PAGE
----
Tuesday, April 10, 2007

I have worms


I have worms -thousands of 'em! Thankfully they are not infesting my body but rather are quietly sitting on my patio eating my leftovers and producing rich fertilizer for my yard. That's pretty special. Actually, they are very special worms called "red wrigglers" who are known for their voracious appetite and equally prodigious ... ah, what shall we call it ... "casting" production. Another less solid by-product is "worm tea." This is collected by a tray at the bottom and all I have to do is turn a small spigot and help myself to a generous libation of worm tea. My flowers love it but humans should refrain.

Alan, the worm man, got me started with a tower of stacked black trays and a bunch of worm-rich dirt which he put in the bottom tray and partially in the next tray up. This was followed up a few days later by a small damp bag supposedly containing one pound of premium red wrigglers, hand-picked, no doubt, for the great privilege of being the starter colony for my personal worm bin. I am not sure why they then spent the next week trying to escape the wonderful home I had provided for them. I'd come out in the morning and find dozens of them spread out in all directions all over my patio seeking their freedom. I decided to banish these miscreants to "purgatory" which is, in fact, a very inferior plastic bin full of weeds, leftover potting soil, and other garden debris. There they will eek out a bare existence cursing the day they decided to leave the generous luxury of my main worm bin. I later read that it is quite normal for worms to be a bit skittish about a new home and, indeed, they seem to have now settled down quite nicely with no new escapees for a while.

Worms are not picky eaters but they do have some standards. I generally feed them leftover veggies, fruit, rice, bread, etc. They shouldn't eat citrus peels and are not fond of salad dressing and other sauces. They can eat meat but this tends to attract other vermin who are not welcome in my home, so I avoid that. I am told it's important to occasionally give them egg shells which is meant to help the PH balance, whatever that is. These I carefully dry and then grind to a powder using a mortar and pestle and sprinkle liberally throughout their next offering. They don't jump up and down and wag their tails but I also understand they really like coffee grounds. At first I collected the leftover grounds from my office but my co-workers only drink Costco-brand decaf, and I really thought my worms deserved better. Now they enjoy a rich, fully-caffeinated blend from Starbucks, free for the asking at my local gourmet coffee joint. I wonder if it keeps them up at night?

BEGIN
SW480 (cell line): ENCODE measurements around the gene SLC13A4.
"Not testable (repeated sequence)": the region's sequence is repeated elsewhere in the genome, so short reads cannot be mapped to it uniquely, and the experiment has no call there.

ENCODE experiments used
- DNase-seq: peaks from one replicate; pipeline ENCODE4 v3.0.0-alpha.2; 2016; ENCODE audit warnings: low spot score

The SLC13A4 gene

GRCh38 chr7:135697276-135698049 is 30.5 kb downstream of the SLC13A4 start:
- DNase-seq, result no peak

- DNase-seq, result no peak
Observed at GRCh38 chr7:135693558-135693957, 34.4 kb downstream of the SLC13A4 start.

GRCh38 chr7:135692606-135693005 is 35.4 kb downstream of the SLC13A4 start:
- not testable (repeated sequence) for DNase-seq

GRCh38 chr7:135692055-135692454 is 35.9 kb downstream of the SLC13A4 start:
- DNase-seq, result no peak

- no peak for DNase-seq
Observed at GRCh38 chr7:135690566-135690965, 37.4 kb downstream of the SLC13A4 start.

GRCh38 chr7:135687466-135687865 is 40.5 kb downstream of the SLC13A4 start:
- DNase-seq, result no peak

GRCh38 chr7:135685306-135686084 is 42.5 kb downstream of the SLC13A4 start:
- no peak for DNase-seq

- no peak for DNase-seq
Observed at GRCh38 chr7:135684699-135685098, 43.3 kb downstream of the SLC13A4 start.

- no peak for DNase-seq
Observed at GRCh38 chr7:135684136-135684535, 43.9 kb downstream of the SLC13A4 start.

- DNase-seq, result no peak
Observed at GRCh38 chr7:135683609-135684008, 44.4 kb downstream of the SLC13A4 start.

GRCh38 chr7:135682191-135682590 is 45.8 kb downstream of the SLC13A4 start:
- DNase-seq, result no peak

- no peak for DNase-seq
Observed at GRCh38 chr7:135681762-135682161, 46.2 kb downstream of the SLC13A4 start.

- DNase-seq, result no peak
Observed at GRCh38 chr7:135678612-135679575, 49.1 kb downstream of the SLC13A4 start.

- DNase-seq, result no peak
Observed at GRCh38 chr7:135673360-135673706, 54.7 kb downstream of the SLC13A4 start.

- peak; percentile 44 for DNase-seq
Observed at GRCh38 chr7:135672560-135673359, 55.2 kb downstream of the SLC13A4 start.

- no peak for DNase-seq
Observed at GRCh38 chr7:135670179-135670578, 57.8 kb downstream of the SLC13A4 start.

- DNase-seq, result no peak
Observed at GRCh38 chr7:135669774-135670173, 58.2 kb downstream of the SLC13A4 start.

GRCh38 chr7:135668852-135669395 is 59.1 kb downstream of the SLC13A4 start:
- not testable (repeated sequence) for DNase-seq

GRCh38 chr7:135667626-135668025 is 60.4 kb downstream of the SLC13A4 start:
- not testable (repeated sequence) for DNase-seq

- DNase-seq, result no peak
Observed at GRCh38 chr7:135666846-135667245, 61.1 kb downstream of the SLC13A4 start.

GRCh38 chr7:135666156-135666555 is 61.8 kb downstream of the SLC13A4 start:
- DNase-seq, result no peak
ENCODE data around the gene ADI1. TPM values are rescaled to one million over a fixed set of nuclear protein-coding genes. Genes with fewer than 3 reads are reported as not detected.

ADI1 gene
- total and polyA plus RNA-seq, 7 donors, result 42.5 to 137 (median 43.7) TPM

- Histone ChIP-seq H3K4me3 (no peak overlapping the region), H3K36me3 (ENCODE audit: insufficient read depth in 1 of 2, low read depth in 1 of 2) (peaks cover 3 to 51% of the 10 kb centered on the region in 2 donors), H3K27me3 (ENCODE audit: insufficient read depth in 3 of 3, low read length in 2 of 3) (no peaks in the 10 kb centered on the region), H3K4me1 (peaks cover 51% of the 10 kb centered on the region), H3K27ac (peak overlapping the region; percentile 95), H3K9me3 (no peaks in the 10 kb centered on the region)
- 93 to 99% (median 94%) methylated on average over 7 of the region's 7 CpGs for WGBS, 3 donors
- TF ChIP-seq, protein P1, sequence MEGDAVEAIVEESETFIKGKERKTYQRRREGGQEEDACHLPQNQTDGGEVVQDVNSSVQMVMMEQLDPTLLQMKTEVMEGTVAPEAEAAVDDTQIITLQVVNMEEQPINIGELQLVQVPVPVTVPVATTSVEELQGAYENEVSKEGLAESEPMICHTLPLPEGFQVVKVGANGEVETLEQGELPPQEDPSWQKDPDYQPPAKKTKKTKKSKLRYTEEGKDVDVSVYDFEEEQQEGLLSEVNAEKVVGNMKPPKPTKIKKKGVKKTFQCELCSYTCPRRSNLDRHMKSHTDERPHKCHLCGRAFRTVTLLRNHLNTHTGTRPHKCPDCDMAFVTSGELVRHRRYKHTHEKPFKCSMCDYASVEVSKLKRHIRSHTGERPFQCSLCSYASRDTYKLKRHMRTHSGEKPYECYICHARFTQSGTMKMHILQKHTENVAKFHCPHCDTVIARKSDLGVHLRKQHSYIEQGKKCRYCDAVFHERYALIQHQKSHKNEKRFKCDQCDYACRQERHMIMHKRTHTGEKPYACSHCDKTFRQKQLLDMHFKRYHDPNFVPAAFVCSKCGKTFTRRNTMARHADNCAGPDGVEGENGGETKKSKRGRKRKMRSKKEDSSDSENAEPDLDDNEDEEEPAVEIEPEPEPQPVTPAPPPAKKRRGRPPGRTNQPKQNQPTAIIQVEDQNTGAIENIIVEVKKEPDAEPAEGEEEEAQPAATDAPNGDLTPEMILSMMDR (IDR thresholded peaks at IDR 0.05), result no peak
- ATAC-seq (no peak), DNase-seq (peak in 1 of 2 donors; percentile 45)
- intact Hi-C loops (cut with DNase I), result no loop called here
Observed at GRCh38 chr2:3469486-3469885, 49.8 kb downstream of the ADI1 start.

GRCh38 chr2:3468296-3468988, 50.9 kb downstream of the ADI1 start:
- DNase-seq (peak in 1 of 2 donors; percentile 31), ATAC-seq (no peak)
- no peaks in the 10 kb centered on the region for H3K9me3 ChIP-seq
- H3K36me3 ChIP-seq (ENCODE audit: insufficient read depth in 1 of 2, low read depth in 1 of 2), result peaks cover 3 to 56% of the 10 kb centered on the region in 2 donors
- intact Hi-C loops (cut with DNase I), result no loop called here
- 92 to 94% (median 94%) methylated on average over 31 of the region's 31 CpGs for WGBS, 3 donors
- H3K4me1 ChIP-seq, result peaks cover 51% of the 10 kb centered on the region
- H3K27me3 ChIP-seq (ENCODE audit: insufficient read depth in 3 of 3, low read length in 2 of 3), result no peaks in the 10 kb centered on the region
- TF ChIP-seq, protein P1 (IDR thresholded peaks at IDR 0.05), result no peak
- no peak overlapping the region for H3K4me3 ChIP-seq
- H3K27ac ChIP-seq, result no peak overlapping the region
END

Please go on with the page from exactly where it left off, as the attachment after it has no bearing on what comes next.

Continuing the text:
Alan also explained the worm hierarchy to me. The top layer, where I add food, is where they eat. He explained that the fastidious worms then plunge down to the bottom layer to "poop." The middle layer is where they ... ah, what shall we call it ... mate. So then, this is the sum total of the life of a worm: eating, pooping, mating. Sounds wonderful, doesn't it!?!

So, the next time you're over, we'll sit on my sunny patio, surrounded by my surprisingly vibrant flowers, and we'll raise our cups of red wriggler tea and promise never to again disparage "the lowly worm." Cheers!

3 comments:

Fredrica said...

I like the expression "surprisingly vibrant flowers." Your worms seem to get much more TLC than ours, and none of ours have wandered off. Now we have had many generations who call their box "home." Do you know what the life span of these worms is?

Duncan Parlett said...

Hi, moma! It might have made a difference as to how the worms were introduced to your bins as to whether or not they feel comfortable. I was surprised to learn that a worm can live for 7-10 years in the right conditions. Long live the worm!

Michelle said...

:) I don't know if this will help or hurt my cause! :)

Any chance I could "loan" some worms when I get back to start my bin? It's ready, and just waiting for some worms!